LNG poised for European market share battle
LNG accounted for more a quarter of Europe’s 2019 gas imports in 2019. But it cannot be complacent about the region’s demand
Europe’s LNG imports increased by 75pc year-on-year to a total volume of more 108bn m³, or 22pc of the continent’s gas consumption, according to the European Commission’s most recent quarterly report on gas markets.
Qatar retained its traditional slot as the largest LNG supplier to Europe by country, but relatively new entrants Russia and the US rose to second and third, respectively (see Figure 1) .
Figure1: Qatar retains European LNG lead
Source: European Commission
Similarly, Spain and France remained, as usual, heavy imports among the EU-28, but the UK—which receives virtually all of its deliveries on a spot, rather than contractual basis and can, in a very tight supply year, receive only a bare minimum of cargoes required to keep its facilities cool—jumped to third (see Figure 2).
Figure 2: UK joins Europe's LNG import big league
Source: European Commission
In 2019, EU-28 gas consumption increased by 2pc year-on-year to reach 482bn m³. But this year looks very different. Demand may be set to contract sharply amid the recessionary environment. And benchmark TTF prices are at record lows, thus reducing margins for LNG exporters shipping cargoes to Europe.
In the competing demand centre of Asia, demand and prices are also under pressure, Asia’s price premium over Europe is only around the increased logistical costs of shipping gas there. Moreover, Europe has around 100bn m³ of storage capacity, which allows for greater flexibility to accept volumes compared to more storage-constrained Asian countries.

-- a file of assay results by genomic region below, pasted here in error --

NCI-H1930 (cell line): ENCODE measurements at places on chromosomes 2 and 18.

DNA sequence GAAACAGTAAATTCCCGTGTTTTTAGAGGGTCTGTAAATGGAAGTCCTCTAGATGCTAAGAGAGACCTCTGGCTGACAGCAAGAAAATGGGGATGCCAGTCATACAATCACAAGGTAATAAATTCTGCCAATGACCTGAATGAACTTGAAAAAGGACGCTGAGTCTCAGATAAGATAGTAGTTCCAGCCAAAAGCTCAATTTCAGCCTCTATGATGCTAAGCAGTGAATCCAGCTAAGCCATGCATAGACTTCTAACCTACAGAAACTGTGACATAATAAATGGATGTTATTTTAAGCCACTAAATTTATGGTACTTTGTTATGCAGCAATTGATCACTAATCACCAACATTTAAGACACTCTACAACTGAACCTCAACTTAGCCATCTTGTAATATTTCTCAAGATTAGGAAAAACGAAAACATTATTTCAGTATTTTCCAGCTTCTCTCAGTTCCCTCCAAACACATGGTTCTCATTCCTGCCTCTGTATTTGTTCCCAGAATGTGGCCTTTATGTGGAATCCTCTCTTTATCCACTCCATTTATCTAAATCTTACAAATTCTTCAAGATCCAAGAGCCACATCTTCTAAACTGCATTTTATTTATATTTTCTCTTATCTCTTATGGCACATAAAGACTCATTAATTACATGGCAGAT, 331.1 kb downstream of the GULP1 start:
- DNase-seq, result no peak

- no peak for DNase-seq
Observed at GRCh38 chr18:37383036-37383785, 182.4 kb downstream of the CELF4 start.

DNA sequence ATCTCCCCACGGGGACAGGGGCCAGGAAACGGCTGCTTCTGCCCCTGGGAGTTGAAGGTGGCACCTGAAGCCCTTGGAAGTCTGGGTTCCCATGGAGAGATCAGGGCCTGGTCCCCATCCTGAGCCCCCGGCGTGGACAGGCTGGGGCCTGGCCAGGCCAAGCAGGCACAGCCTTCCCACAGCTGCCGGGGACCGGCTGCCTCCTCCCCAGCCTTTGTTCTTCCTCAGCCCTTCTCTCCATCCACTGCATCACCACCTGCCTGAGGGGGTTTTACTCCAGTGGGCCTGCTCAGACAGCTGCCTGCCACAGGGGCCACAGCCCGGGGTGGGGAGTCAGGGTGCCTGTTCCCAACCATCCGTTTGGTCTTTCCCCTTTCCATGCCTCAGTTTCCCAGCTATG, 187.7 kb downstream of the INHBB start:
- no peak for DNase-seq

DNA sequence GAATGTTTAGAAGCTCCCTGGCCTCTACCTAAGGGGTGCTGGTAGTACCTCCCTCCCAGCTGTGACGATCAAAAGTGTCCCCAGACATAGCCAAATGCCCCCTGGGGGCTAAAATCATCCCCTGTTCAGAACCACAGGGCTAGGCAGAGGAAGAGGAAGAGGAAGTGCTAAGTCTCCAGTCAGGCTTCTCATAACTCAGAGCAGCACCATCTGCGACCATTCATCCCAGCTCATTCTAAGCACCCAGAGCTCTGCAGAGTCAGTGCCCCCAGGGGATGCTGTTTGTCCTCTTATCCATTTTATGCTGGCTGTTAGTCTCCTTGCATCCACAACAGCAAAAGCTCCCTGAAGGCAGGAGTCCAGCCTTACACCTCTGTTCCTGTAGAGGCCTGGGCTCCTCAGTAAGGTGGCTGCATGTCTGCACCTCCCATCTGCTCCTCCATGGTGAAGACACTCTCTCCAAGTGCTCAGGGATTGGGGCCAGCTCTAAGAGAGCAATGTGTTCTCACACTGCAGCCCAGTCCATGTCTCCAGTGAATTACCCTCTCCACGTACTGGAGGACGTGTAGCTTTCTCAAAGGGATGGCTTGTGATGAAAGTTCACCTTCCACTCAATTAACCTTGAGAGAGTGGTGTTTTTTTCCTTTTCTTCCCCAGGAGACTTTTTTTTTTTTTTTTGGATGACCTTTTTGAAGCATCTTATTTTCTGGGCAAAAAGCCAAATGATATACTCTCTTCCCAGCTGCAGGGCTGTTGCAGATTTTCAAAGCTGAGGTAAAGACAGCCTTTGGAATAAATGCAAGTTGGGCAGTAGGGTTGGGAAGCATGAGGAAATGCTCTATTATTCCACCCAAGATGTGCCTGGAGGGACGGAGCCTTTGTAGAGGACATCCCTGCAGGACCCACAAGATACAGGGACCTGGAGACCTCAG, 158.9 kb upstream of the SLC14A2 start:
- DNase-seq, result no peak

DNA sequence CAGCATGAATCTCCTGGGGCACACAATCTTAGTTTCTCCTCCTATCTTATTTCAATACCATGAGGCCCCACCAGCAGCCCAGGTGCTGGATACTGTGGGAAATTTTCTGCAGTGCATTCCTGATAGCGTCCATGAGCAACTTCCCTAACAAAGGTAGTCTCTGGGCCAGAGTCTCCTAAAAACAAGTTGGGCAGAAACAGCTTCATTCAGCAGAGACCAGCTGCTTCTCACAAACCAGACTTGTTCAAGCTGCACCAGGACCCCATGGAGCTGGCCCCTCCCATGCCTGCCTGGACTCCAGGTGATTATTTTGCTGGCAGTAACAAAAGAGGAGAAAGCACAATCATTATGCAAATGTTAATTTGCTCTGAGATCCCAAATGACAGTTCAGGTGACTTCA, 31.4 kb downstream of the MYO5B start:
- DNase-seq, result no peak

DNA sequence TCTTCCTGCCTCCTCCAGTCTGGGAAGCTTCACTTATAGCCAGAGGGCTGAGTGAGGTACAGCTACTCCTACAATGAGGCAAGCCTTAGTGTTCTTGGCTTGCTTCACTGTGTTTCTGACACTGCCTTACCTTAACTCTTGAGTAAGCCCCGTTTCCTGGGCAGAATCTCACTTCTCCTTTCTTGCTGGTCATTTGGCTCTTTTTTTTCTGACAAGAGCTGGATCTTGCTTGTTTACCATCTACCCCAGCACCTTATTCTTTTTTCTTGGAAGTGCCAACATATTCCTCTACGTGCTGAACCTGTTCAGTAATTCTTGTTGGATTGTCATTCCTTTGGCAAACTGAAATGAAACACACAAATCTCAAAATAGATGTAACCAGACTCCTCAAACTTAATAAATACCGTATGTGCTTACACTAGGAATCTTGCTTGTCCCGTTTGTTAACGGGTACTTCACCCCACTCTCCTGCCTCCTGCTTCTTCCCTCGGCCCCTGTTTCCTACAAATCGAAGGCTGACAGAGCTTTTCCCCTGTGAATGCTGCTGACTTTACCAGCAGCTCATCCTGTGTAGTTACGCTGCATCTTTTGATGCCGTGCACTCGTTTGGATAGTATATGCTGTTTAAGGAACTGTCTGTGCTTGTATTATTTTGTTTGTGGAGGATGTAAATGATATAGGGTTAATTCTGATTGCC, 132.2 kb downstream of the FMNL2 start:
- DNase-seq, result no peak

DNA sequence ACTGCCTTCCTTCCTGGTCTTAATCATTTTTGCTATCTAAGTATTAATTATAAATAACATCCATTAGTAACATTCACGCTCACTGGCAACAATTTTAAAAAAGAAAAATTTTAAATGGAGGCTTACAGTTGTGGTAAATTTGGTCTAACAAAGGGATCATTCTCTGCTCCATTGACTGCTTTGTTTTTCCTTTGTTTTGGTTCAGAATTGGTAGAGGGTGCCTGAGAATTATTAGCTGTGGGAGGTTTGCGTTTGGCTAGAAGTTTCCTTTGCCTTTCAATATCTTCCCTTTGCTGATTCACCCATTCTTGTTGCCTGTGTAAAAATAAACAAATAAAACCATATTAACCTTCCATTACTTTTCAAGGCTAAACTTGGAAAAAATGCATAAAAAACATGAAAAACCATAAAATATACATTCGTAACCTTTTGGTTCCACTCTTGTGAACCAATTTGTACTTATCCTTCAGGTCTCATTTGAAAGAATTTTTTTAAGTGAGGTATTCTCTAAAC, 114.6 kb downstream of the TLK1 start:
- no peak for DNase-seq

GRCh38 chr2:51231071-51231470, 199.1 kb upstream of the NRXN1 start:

"Europe has something Asian markets do not have—storage facilities and access to liquid hubs. There is huge storage space in Europe compared with Japan and South Korea; this is a point that is often overlooked," Greg Molnar, a Paris-based gas analyst with the International Energy Agency (IEA) tells Petroleum Economist.
On the other hand, Europe’s storage may be filled by August or September. The continent’s storage facilities are already c.60pc full on average at an unprecedently early point in the summer injection cycle—although that figure excludes Ukraine’s 31bn m³ of capacity which may offer some additional injection potential this summer.
Even with potential demand and storage headaches, Europe’s dropping indigenous production continues to be a boon for its gas importers. Output from the giant Groningen field in the Netherlands is set to be almost fully phased out by 2022 on the back of government legislation after a series of earthquakes damaged property sitting above the onshore field.
Despite the North Sea’s mini renaissance between the 2014 and 2020 price shocks, UK production from ageing fields continues to fall. Any growth in Norwegian volumes expected to flatten out by 2023-24. And its largest producer, Equinor, is expected to continue to pursue its long-standing ‘value over volume’ strategy which has seen production from the giant Troll swing field regularly undershoot permitted output caps since the global gas market swung decisively toward oversupply more than a year ago.
However, there are limits to the potential upside from declining indigenous production. Europe’s import dependency already stands at over 80pc of consumption. Therefore, the continent’s demand growth, or lack thereof, will also be key to LNG’s prospects.
European industrial and commercial (I&C) gas demand has already been and will continue to be severely impacted by Covid-19, and any recovery and future demand growth will depend on the speed of economic recovery. While European policy makers largely see gas as a key fuel to partner the renewables boom and transition to a greener economy—although there is a small but vocal, and possibly growing, anti-gas lobby in Brussels—this will have only a medium-to-longer-term impact on demand